Do you have students or children that enjoy playing video games? Do they dream of one day becoming a video game designer? Do they enjoy learning through interactive game-based techniques? Then try this online training program designed for kids called Gamestar Mechanic! It can be found HERE.
In my Computer Art class, we experiment with many online design platforms and applications. When I evaluate these programs, I judge them based on this set of criteria:
- Ease of Use: Is the program easy to use for teachers and students
- Pros: What is good about the program
- Cons: What can be improved or can cause instructional hiccups
- Tips from the Field: My experiences when helping teachers implement specific technology in their own classrooms.
What is it?
Taken from the “For Teacher” section on the website. It can be found HERE.
Gamestar Mechanic is a game and online community that teaches kids how to design their own games!
Designing games builds:
- Systems Thinking
- 21st Century Skills
- Creative Problem Solving
- Art and Aesthetics
- Writing and Storytelling
- and creates a motivation for STEM learning.
Ease of Use:
Gamestar Mechanic is so easy to use in the classroom or computer lab.
Students love the process of playing games to learn how to create them. Some levels are easier than others and they experience, first hand, how to pace a successful multi-level game. Students also have the chance to edit games and problem solve to create a workable level. This requires critical thinking, problem solving, and 21st Century Skills.
When making their own game, students recall information that they have learned from previous levels and can create a storyline, characters, and environments. When problems arise, they have background knowledge to fix them on their own, which boosts confidence.
After their own game is complete, students can publish them. This increases the sense of community in a classroom because everyone can play their classmate’s games and provide critique and feedback. We call this stage Playtesting. Even students who have never shown interest in video games love this program.
Gamestar Mechanic is a thorough platform that provides many areas for parents and teachers to learn how to make the experience valuable for their students and children. There are videos, blogs, resources, and curriculum outlines with lesson plans. It is a treasure trove of valuable help for whoever who are or whatever experience you may or may not have.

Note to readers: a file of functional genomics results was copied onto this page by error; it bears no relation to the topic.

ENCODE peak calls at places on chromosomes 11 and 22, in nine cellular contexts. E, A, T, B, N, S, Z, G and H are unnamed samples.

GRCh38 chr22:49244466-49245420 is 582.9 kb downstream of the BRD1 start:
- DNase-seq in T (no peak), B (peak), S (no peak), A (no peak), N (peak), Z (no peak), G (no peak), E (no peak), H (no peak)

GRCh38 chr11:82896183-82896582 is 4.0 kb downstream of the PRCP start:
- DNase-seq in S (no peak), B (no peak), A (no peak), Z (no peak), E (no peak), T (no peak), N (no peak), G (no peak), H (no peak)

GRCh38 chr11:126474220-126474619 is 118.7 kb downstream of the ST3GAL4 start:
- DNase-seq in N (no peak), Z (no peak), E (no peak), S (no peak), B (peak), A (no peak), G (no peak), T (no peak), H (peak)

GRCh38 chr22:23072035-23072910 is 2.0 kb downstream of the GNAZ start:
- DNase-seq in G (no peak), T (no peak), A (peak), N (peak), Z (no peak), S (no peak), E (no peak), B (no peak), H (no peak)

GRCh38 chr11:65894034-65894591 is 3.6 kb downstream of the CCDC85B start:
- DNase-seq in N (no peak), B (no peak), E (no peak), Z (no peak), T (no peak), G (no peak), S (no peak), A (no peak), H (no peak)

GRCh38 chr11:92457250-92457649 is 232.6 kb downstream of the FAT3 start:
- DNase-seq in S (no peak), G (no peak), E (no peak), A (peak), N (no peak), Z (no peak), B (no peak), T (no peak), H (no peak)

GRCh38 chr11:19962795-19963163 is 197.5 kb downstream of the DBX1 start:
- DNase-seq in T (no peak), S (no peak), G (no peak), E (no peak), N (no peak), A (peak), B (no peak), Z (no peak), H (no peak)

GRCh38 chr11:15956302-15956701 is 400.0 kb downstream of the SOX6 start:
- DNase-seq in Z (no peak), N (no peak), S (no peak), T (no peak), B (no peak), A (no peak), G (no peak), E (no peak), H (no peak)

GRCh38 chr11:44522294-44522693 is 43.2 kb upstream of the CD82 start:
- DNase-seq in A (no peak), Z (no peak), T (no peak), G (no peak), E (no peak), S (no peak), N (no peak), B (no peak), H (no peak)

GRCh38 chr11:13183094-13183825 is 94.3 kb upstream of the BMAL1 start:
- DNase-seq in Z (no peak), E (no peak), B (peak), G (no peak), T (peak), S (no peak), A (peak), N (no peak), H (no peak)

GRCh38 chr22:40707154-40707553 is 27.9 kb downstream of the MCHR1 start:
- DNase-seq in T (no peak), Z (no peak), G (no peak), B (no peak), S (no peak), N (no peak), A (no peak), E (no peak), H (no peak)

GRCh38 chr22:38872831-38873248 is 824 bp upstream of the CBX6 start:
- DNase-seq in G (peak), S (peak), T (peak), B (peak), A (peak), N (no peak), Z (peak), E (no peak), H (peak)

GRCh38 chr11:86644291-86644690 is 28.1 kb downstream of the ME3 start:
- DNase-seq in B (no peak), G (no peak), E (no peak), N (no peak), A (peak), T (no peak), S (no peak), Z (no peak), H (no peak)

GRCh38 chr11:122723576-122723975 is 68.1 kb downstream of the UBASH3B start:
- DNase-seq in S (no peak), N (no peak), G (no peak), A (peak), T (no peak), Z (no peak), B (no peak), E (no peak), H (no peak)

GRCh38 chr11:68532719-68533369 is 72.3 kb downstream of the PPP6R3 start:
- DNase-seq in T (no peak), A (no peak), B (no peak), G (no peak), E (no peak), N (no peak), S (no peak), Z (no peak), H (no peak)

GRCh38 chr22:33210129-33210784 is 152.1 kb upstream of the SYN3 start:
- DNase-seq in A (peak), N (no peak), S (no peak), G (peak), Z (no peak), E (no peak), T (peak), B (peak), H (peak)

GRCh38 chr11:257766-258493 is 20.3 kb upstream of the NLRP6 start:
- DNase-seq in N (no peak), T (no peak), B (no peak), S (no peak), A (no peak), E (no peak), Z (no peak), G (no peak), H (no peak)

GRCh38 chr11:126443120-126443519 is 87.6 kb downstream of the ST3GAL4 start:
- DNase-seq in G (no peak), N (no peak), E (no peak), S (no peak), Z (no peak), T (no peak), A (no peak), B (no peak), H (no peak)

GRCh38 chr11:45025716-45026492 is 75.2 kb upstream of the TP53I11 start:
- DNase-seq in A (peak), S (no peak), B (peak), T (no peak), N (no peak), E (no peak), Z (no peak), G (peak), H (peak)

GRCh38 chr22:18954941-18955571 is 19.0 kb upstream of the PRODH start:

- Free: There are paid options, but students can complete the quest, publish games, and build them from scratch without having to pay a cent.
- There is a blog section specifically for Education HERE
- Teaches through play and problem solving. Students don’t realize they’re learning and becoming more independent thinkers because it is so much fun.
- User friendly, with sections for parents and teachers.
- There are lesson plans, ideas for implementation, and many more resources that guarantee a successful process.
- I do not have a single con to write. The only issue is that since the platform is individual, all students must have access to computers at the same time. I have used this program for 3 years now and it is a hit every time. Students even go home and advance on their own after class.
Tips from the Field:
My advice is to have students document their username and password somewhere. This comes in handy if you are spacing these sessions out because students will never lose their progress.
I would recommend Gamestar Mechanic to anyone. It is so incredibly engaging. Students and teachers love it! It can steer interested students into a career path that they might not have thought about before, and if not, they are still learning critical skills to become the future problem solvers.
How could video games help your student learn? Let us know in the comments below!
Lauren Hodson is a middle school visual and computer art educator in Plymouth, Massachusetts. As a mentor teacher and professional development presenter, Lauren is passionate about creativity and making art accessible for everyone. Her passions in STEAM and Arts Integration are at the root of her goal to collaborate with classroom teachers everywhere.